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Hopleaf Denies 'Bar Rescue's' Bizarre TV Offer To Save Andersonville Icon

The offer of free remodeling wasn't good enough

Hopleaf Bar
Hopleaf Bar
Barry Brecheisen
Ashok Selvam is the editor of Eater Chicago and a native Chicagoan armed with more than two decades of award-winning journalism. Now covering the world of restaurants and food, his nut graphs are super nutty.

The Hopleaf Bar's Michael Roper is very proud of his nearly 25-year-old Andersonville bar and restaurant. Customers laud the vast beer selection, food and that it's a rare haven without televisions blaring sports. So imagine his disbelief on Friday when the folks from Spike TV's "Bar Rescue" came calling, asking if Roper wanted the Hopleaf on the TV show to help business. The caller supposedly told Roper he would get some "free remodeling out of it."

"I don't know that we are in need of such, of being saved," Roper said he told the caller.

The show's premise is to remodel struggling bars to make them more successful. The New York Times Magazine ran an interview with host Jon Taffer earlier in February that mentioned a "70 percent success rate," which apparently measures how Taffer's changes have helped bars that have appeared on the show. Taffer called that the highest rate in "transformation television" —apparently a niche term for reality TV.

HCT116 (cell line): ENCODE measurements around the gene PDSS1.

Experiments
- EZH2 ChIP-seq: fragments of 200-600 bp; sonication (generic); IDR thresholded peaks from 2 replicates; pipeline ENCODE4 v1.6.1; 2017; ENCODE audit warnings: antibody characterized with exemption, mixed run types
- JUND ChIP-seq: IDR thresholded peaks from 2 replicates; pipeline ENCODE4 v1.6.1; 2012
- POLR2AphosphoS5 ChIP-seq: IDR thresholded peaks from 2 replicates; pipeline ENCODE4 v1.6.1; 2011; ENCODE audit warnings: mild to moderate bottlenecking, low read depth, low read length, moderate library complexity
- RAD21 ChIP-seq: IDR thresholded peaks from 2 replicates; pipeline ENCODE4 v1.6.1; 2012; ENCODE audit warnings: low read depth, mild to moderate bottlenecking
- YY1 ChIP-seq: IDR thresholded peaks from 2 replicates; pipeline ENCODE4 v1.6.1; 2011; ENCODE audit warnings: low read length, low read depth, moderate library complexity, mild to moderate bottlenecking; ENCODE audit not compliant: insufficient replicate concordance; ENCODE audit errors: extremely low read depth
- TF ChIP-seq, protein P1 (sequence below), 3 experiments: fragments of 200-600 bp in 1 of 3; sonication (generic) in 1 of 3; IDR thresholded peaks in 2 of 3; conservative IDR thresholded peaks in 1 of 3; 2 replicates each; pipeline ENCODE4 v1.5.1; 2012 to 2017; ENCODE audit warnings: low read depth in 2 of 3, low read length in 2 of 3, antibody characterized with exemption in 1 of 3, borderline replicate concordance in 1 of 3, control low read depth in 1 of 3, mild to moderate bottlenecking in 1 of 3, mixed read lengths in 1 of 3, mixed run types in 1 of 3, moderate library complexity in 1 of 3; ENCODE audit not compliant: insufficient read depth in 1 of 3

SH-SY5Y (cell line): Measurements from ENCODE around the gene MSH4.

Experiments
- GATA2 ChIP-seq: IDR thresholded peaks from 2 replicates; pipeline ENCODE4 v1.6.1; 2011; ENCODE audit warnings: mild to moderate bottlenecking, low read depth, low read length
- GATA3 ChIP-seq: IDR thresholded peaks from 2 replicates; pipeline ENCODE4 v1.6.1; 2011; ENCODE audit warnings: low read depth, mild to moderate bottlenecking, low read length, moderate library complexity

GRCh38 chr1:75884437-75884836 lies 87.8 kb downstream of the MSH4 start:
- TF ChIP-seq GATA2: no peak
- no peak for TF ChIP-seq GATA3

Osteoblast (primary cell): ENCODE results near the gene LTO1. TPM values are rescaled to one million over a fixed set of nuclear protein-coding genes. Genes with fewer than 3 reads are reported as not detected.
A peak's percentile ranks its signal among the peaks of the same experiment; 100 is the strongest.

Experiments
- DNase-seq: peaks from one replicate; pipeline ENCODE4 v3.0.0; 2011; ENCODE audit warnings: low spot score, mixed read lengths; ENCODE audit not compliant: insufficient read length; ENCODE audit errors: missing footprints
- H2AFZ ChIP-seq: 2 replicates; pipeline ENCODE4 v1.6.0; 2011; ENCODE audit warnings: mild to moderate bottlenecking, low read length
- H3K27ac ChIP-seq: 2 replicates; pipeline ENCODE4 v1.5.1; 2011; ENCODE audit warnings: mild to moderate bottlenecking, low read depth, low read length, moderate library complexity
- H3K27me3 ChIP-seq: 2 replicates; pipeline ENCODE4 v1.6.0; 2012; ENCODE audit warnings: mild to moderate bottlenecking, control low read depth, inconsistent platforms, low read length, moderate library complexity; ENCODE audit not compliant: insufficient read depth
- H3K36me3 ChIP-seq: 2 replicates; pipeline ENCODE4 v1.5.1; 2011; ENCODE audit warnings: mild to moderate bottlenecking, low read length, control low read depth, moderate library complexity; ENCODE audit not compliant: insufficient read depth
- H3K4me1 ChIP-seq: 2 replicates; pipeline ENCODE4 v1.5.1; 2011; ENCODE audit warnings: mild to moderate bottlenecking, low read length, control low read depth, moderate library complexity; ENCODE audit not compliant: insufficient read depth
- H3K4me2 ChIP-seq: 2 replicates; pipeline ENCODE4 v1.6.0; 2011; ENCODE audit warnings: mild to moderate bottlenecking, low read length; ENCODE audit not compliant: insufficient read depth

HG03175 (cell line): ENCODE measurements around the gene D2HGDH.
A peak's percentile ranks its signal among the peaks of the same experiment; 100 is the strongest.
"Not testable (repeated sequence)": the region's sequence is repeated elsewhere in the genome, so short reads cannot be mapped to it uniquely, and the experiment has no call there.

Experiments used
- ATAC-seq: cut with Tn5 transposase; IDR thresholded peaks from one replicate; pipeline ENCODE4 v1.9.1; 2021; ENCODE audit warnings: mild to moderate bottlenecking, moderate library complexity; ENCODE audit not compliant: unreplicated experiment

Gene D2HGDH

Roper said he really doesn't want to take advice from the host, as the same article references promotions Taffer used at his bars — they gave away breast-augmentation surgery and offered "midget" tossing. Roper also isn't a fan of sports bars, and said many bars which participate lose their edge when transformed into generic joints. The TV show's sponsorships also bother Roper.

"There are bars that do those kind of things," Roper said. "Wrigleyville is full of them, but it's so not me," Roper said.

Roper and his staff found the request humorous, and he doesn't appear to harbor any ill will, but it's strange to imagine the Hopleaf as an ideal candidate for renovations. Back in 2012, they expanded next door by adding a second bar and 112 seats while quadrupling the size of the kitchen, and it's routinely busy.

Roper says "Bar Rescue" called him to appear on the show before, in 2011, and he says he also declined a chance to be a consultant for the show, as that would require him to stay on set for eight-hour days without compensation. "They said I'd get exposure," Roper laughed.

The Abbey Pub, Blue Frog 22 on Hubbard and Underground Wonder Bar have represented Chicago while appearing on the show. One of Roper's friends noted via Facebook that "Bar Rescue" once asked Lettuce Entertain Your Enterprise's tiki titan Three Dots and a Dash if they wanted to be on the show. A request asking "Bar Rescue" reps if they planned a Chicago visit soon and what criteria they use to book bars wasn't returned.


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